The European Aviation Safety Agency (EASA) awarded the Airbus A380, the world’s largest airliner, its official seal of approval just over six months ago last December 12. The certification process for the A380 began in 1998 with France’s DGAC civil aviation authority and continued when EASA assumed responsibility for airworthiness approvals in 2003. The A380 is the first large European aircraft certified by EASA since the new agency started its operations that same year.
The European type certificate is valid in 30 countries–the 27 member states of the European Union as well as in Iceland, Norway and Switzerland. From a legal perspective, EASA actually took over the A380 certification from the Joint Aviation Authorities (JAA) in 2003 but not until September 2004 did the actual certification team fully transfer to the new agency.
The A380 certification team consists of 42 specialists, including 13 from EASA and the remainder from the DGAC and the UK Civil Aviation Authority. In all, the agency has held more than 800 meetings and worked through more than 1,500 certification documents for this project, as well as participated in several hundred flight testing hours.
A first major step was the type certification of the Rolls-Royce Trent 900 engine in 2005. EASA validation of Engine Alliance’s GP7200, the second engine type to be used on the A380, happened this April (a slight slip on the planned date of January this year). Another important milestone involved the full-scale evacuation of 853 passengers plus crew (18 flight attendants and two pilots) from the aircraft in just 78 seconds–well below the required pass mark of 90 seconds.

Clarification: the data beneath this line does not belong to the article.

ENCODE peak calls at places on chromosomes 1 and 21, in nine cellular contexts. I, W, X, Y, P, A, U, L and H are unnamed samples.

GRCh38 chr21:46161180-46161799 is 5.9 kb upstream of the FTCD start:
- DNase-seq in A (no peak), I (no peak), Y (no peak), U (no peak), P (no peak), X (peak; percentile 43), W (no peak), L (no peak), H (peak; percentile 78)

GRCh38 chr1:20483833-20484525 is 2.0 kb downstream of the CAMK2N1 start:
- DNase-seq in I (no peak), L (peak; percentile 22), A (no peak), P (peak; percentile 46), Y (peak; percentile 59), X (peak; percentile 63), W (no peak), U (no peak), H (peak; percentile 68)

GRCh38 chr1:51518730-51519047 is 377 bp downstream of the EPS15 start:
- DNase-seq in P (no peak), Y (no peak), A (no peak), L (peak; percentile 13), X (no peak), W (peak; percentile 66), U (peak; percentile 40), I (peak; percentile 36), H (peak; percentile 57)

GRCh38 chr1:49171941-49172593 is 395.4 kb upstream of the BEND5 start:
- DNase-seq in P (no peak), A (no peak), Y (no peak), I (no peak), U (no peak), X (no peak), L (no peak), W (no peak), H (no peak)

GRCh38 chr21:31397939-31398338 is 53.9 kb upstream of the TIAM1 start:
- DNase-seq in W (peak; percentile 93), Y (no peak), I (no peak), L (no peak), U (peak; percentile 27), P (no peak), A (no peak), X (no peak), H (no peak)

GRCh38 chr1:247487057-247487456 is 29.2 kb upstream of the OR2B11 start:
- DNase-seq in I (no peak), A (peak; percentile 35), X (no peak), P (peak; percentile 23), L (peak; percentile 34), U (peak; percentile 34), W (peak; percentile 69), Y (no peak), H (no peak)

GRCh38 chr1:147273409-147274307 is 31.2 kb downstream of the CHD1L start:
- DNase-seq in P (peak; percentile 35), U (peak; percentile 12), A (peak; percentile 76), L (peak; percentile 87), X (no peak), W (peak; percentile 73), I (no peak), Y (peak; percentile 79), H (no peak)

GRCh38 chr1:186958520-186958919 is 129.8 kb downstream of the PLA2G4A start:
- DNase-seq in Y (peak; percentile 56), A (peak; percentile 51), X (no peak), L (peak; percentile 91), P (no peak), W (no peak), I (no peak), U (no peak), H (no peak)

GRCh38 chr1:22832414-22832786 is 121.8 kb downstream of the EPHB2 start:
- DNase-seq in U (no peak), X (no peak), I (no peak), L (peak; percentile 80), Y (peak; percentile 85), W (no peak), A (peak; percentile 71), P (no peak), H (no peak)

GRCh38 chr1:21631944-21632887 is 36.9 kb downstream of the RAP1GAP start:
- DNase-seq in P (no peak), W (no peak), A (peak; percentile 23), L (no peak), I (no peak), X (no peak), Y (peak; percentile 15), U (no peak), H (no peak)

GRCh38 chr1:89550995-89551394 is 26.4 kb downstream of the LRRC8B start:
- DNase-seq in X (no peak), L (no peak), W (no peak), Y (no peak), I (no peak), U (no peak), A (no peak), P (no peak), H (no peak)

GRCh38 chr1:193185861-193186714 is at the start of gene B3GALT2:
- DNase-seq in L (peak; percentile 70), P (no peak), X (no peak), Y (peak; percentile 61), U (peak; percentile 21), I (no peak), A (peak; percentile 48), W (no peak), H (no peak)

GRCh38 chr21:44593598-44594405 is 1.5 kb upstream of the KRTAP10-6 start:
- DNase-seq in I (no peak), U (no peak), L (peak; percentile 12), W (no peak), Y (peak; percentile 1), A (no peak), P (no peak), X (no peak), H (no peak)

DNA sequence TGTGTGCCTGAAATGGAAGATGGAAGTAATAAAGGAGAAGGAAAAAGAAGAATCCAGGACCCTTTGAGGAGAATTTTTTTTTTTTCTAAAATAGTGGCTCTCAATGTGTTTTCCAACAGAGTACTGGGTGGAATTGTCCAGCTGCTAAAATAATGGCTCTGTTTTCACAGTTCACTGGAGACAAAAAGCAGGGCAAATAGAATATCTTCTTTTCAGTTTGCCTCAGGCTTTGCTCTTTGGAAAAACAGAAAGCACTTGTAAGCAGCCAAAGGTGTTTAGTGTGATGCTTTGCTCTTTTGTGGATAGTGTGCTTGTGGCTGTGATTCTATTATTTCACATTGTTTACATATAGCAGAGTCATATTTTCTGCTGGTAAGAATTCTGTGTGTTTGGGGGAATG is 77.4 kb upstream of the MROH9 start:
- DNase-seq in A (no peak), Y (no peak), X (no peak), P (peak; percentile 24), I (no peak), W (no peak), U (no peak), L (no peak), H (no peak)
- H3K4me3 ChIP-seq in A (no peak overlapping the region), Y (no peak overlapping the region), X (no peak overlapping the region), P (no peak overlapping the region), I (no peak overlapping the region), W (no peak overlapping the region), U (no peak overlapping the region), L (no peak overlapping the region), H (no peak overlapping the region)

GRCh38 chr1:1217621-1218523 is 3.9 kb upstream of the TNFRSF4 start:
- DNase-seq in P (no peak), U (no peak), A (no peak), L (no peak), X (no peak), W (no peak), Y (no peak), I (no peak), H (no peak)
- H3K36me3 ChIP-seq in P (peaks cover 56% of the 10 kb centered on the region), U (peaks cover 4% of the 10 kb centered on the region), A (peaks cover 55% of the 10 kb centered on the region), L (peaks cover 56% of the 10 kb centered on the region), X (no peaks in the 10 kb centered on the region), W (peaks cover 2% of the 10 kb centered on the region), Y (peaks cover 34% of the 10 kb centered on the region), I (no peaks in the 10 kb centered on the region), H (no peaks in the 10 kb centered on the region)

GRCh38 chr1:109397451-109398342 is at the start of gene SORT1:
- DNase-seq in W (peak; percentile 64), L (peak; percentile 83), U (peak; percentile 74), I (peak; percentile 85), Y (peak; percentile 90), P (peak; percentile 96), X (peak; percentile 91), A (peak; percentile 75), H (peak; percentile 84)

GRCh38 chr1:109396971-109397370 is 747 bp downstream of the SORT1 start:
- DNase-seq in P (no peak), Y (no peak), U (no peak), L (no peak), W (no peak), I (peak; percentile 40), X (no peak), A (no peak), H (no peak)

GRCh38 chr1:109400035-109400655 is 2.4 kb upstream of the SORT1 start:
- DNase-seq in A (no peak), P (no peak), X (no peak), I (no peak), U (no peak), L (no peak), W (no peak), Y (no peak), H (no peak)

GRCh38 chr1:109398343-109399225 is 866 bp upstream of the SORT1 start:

EASA executive director Patrick Goudou described the A380 project as a “symbol of international cooperation” and praised the “good collaboration” between the European agency and the U.S. Federal Aviation Administration (FAA) as a model for future projects. The A380 is the first large-scale project jointly completed by the European agency and its U.S. counterpart, which issued its approval of the A380 certification at the same time.
“We didn’t always start with the same approach and we sometimes had different opinions. But our discussions have been extremely fruitful and I think we have learned a lot from each other in the process. We have come to a common positive conclusion,” reported Goudou.
Referring to the Boeing 787 Dreamliner, Goudou said, “Our collaboration on the A380 should be an example for future projects. I am thinking of one in particular on the other side of the Atlantic, where the FAA will be in the pilot’s position and EASA in the copilot’s.”
The agency was created to promote safety, but also to assist the aviation industry in Europe and worldwide. “Our future challenges include how to manage the growth of aviation and how to reduce the impact of aircraft emissions,” said Goudou. “These challenges can be met only by an innovative and strong aviation industry and an industry which works through international cooperation.”
The European Commission will probably soon reach a final political decision on the extension of EASA’s responsibilities, from safety and environmental standards to aircraft operations, flight-crew licensing and third-country airlines. This increase in power was proposed more than a year ago but some have been skeptical about whether EASA has the resources and management experience to handle the extra work.
“We expect a decision during the German presidency [of the European Union] and to take on the new tasks by 2008 or 2009. The German presidency and the European Parliament have been very supportive of EASA,” said Goudou.
The agency has been growing quickly at its new headquarters in Cologne, Germany, and now numbers more than 300 experts from all over Europe. Their ranks are expected to increase to 500 by 2010. German experts represent the largest group, followed by French, British and Italians. There also are experts from the new European Union member states of eastern Europe, representing different traditions and working methods.
General Aviation Looms Large